But Bob wants to highlight SpaceX, not America, so he does what he does. His blog — his rules.

  • mkent: My goal is to highlight the success of all American companies, driven by profit, capitalism, and private ownership. If ULA was doing what SpaceX was doing I’d be thrilled, and it would get highlighted quite nicely. They aren’t. Neither is Blue Origin, yet. Or Rocket Lab, despite many promises.

    I eagerly await the day that all begin showing up in the leader board, so that SpaceX doesn’t dominate. It isn’t up to me, or SpaceX however. It is up to them.

  • mkent

    Robert: My comment isn’t about SpaceX vs. ULA vs. Northrop Grumman, etc. Comparing company vs. company is legitimate, as is showing how SpaceX is dominating the American launch market.

    But the confusion with your chart is that it compares American companies with foreign countries. For most of last year, the chart made it look like China, not the United States, was the world launch leader. A casual glance at the chart right now would show the same thing.

    I know enough about the launch industry that I can parse your chart and understand its meaning. But based on the frequency of questions very much like Darwin’s — it seems to happen about once every three or four times you post the chart — a lot of people do not. The chart seems to confuse, not clarify.

    I’m suggesting that putting all of the American launches under a single line titled “America” with the American companies split out in the text below instead of the other way around would reduce the confusion. Or perhaps breaking out the American companies in an indented sub-list under the “America” line instead of in the text would be even better.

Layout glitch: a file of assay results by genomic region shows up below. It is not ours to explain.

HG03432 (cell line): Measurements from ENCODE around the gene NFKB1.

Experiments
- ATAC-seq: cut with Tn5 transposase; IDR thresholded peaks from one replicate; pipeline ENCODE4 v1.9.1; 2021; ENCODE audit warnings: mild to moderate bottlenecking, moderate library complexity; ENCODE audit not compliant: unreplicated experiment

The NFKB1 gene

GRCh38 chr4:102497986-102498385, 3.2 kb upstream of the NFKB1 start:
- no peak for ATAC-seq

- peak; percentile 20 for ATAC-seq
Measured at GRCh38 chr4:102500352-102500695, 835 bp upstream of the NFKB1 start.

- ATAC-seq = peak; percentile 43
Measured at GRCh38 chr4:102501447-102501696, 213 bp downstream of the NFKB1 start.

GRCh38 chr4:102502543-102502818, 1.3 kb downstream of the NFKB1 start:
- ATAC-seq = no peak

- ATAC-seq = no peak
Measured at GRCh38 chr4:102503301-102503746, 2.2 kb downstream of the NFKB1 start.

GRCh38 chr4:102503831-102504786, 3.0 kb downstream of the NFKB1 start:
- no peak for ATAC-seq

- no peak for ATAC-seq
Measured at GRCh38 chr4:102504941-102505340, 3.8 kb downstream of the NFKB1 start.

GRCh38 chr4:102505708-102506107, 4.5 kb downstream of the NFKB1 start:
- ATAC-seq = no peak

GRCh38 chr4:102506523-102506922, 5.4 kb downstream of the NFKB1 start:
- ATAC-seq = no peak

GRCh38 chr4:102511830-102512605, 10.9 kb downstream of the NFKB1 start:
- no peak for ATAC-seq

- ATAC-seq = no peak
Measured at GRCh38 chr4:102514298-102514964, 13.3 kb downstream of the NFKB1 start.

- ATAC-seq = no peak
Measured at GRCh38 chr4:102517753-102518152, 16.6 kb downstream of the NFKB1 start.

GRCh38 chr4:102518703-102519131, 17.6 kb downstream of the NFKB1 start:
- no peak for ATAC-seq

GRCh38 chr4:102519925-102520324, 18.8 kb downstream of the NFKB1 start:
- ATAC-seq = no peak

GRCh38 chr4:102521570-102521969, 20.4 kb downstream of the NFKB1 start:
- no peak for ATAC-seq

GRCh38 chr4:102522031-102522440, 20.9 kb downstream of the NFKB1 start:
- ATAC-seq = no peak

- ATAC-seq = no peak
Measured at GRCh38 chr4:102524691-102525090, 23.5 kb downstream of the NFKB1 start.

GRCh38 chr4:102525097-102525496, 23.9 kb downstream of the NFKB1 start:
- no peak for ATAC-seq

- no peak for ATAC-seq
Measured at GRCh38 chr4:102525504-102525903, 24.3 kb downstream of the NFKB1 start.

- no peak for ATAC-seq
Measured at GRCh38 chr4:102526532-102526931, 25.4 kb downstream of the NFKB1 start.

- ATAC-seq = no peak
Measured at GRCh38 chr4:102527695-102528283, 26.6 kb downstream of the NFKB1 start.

It would, perhaps, reduce the number of times you have to answer the same question.

  • mkent

    Something like:

    29 America
    —– 20 SpaceX
    —— 3 Northrop Grumman
    —— 2 ULA
    —— 2 Rocket Lab
    —— 2 Virgin Orbit
    20 China
    11 Russia
    1 India
    1 Europe

    …but with the hyphens replaced with the proper html code to indent the subgroup properly.

  • mkent

    My chart above still shows SpaceX dominating the American launch market, but it also shows America dominating the world launch market. It also shows at a glance one other thing. Space launch is beginning to be the United States, China, and everyone else. That’s even more apparent when you consider that nearly half of Russia’s launches are OneWeb launches and a South Korean rideshare.

    And THAT shows one other important point. SPACE is beginning to be the United States, China, and everyone else. Once the OneWeb launches are over, Russia will have a niche launching Progress and Soyuz capsules to the ISS, and Europe will have a space science niche. Nearly everything else will be either the United States or China.

    And THAT drives debate to your overall free market vs. controlled market point. How that plays out throughout the 21st century will be a pretty good indicator of the future of humanity.